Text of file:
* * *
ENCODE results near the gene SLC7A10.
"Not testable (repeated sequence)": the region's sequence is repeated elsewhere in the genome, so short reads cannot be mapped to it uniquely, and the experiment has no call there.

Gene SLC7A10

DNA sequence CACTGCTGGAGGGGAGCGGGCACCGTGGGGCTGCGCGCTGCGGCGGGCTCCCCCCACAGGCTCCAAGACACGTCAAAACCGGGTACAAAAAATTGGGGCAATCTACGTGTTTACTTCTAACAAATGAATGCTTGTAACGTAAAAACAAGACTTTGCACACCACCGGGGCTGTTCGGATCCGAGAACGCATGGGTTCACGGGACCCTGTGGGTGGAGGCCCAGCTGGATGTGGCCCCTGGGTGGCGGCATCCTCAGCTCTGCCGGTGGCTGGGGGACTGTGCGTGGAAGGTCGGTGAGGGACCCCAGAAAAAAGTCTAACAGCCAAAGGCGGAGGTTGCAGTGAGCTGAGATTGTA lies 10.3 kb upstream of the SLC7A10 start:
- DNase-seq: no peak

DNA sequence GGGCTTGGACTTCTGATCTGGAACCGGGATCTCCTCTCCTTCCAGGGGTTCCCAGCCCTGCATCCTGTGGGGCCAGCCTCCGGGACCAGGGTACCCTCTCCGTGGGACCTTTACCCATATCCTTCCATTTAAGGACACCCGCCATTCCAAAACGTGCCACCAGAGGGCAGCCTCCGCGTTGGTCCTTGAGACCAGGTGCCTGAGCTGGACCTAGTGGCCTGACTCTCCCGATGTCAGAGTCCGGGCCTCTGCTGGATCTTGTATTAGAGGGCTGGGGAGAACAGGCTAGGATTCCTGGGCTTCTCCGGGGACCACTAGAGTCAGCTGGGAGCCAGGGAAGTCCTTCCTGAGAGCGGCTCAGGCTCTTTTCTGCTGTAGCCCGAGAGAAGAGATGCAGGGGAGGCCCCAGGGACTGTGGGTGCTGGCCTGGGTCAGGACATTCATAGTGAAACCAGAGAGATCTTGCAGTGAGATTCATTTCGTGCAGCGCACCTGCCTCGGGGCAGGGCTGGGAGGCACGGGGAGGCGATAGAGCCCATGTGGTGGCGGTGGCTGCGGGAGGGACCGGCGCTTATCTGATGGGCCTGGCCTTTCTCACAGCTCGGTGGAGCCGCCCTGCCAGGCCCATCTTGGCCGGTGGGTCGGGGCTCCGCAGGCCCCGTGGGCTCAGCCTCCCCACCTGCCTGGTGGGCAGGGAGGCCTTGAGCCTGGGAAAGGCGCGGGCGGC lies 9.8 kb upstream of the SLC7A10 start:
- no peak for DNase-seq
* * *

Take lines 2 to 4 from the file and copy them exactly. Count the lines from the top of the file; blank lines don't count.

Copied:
"Not testable (repeated sequence)": the region's sequence is repeated elsewhere in the genome, so short reads cannot be mapped to it uniquely, and the experiment has no call there.

Gene SLC7A10

DNA sequence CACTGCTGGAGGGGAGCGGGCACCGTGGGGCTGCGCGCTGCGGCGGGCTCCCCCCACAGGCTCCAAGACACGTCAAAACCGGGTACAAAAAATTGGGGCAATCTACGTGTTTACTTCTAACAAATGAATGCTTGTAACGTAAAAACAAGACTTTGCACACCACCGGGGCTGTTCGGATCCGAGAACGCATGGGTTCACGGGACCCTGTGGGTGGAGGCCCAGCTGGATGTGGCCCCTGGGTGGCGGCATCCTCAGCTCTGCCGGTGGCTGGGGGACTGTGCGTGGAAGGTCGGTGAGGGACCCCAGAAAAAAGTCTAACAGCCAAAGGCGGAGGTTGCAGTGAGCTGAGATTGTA lies 10.3 kb upstream of the SLC7A10 start: